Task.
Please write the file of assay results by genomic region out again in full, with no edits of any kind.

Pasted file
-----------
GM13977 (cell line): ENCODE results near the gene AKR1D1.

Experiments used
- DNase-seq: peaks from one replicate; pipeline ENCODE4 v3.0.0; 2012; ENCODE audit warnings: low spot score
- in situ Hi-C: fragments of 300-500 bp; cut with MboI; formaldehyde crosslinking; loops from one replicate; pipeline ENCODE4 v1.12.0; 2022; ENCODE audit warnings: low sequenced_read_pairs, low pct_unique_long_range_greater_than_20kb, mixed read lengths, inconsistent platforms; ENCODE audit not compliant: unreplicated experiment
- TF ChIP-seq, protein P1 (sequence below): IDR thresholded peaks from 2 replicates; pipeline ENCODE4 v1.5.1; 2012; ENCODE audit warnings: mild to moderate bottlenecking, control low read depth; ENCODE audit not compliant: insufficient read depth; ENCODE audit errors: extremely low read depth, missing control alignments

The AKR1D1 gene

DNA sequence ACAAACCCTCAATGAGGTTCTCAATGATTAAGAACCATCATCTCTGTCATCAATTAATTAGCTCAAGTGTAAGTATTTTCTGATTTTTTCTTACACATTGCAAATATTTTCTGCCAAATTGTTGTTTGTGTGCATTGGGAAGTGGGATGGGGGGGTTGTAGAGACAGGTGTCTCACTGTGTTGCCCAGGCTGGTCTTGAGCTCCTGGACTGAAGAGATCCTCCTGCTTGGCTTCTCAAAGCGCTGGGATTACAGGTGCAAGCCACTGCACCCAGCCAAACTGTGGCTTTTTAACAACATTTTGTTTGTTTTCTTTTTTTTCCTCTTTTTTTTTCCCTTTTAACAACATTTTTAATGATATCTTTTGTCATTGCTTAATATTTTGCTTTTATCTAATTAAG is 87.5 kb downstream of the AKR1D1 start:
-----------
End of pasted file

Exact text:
GM13977 (cell line): ENCODE results near the gene AKR1D1.

Experiments used
- DNase-seq: peaks from one replicate; pipeline ENCODE4 v3.0.0; 2012; ENCODE audit warnings: low spot score
- in situ Hi-C: fragments of 300-500 bp; cut with MboI; formaldehyde crosslinking; loops from one replicate; pipeline ENCODE4 v1.12.0; 2022; ENCODE audit warnings: low sequenced_read_pairs, low pct_unique_long_range_greater_than_20kb, mixed read lengths, inconsistent platforms; ENCODE audit not compliant: unreplicated experiment
- TF ChIP-seq, protein P1 (sequence below): IDR thresholded peaks from 2 replicates; pipeline ENCODE4 v1.5.1; 2012; ENCODE audit warnings: mild to moderate bottlenecking, control low read depth; ENCODE audit not compliant: insufficient read depth; ENCODE audit errors: extremely low read depth, missing control alignments

The AKR1D1 gene

DNA sequence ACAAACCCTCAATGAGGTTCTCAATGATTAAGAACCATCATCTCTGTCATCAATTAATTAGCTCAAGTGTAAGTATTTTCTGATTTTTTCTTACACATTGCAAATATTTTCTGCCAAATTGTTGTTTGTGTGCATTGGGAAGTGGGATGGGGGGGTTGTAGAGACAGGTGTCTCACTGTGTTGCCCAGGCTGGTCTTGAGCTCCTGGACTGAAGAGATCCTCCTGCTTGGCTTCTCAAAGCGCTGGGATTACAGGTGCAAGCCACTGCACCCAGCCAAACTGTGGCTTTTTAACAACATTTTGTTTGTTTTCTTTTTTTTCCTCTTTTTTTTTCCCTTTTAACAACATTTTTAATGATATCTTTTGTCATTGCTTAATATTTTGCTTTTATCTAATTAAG is 87.5 kb downstream of the AKR1D1 start: